Dancing Grannies St. Patrick's Day Parade 1st since Waukesha attack

The Milwaukee Dancing Grannies are getting ready for a big day Saturday, March 13, their first official performance since the Waukesha Christmas Parade tragedy that claimed the lives of four of their own.

On Saturday, the 11 current grannies will take part in the Milwaukee St. Patrick's Day Parade through downtown streets -- a show of resiliency. Supporting them will be a whole new group of grannies who have joined or expressed interest since the tragedy.

"We’re just having fun!" said Tammie Radspinner of Racine, prospective granny.

"I love the fact that we’re kind of breaking stereotypes," said Jan Kwiatkowski, co-leader.

In recent months, the grannies have mostly been doing behind-the-scenes work rehearsing, but on Saturday, they'll be back in front of an audience.

"We’re looking forward to Saturday very much," said Kwiatkowski. "It would be untruthful to say there isn’t some anxiety."

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The Waukesha Christmas Parade attack claimed four of the group's own: Ginny Sorenson, Lee Owen and Tamara Carlson, along with volunteer Bill Hospel. Their names are written on the back of shirts made by the grannies.

"There’s still a lot of trauma," said Kwiatkowski.

Grief is a long march.

"It’s just figuring out, step by step, how we’re going to rebuild," said Kwiatkowski.

"Both Lee and Ginny were probably friends of mine for 15 and 20 years," said Holly Habeck, retired granny. "The only thing that has helped me get through this terrible tragedy is the fact that I know they were killed doing something they loved."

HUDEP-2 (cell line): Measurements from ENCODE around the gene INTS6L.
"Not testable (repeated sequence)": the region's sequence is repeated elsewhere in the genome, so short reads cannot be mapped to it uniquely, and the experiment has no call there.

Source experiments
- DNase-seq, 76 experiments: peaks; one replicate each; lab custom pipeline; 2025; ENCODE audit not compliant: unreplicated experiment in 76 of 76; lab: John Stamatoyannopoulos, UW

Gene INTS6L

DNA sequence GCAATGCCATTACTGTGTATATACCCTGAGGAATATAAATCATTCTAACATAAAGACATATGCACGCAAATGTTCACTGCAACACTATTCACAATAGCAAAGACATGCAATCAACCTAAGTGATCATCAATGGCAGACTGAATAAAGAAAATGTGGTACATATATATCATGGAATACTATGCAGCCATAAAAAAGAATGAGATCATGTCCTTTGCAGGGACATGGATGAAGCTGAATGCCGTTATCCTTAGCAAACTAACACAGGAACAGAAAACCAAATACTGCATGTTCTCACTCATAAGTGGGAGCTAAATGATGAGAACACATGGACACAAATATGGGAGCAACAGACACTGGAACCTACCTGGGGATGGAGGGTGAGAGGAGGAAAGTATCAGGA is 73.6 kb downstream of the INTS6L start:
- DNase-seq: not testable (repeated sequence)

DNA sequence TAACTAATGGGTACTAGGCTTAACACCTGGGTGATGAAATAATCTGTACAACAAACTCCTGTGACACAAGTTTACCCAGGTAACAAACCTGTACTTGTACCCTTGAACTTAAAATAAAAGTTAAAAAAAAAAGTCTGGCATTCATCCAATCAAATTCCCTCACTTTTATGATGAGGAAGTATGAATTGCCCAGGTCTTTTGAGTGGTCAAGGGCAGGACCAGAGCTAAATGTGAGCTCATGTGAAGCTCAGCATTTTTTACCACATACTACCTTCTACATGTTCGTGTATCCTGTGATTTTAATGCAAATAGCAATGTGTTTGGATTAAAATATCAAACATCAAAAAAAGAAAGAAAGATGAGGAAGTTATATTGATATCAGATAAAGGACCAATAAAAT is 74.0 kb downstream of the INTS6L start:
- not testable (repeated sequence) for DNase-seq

One other thing is helping, too: Moving forward together.

"Because nobody heals from anything like this alone," said Kwiatkowski.

"You can’t give in to evil," said Habeck. "You’ve got to keep going."

Since November, the group has gained about 20 prospective members.

"When the tragedy struck in November, I thought, ‘I’ve got to do this,’" said Radspinner. "We’ve got to show people we’re going to keep going."

They’ll carry those who can’t be there with them.

"I think they’d be going, ‘You’re doing exactly what we’d want you to do,’ and they’ll be watching to make sure we do things correctly," said Kwiatkowski. "We’re just going to keep going and trying to fulfill the dreams they had and maybe take those dreams even further."

The prospective grannies will be walking behind the current Dancing Grannies in the parade Saturday – showing how the group is rebuilding.


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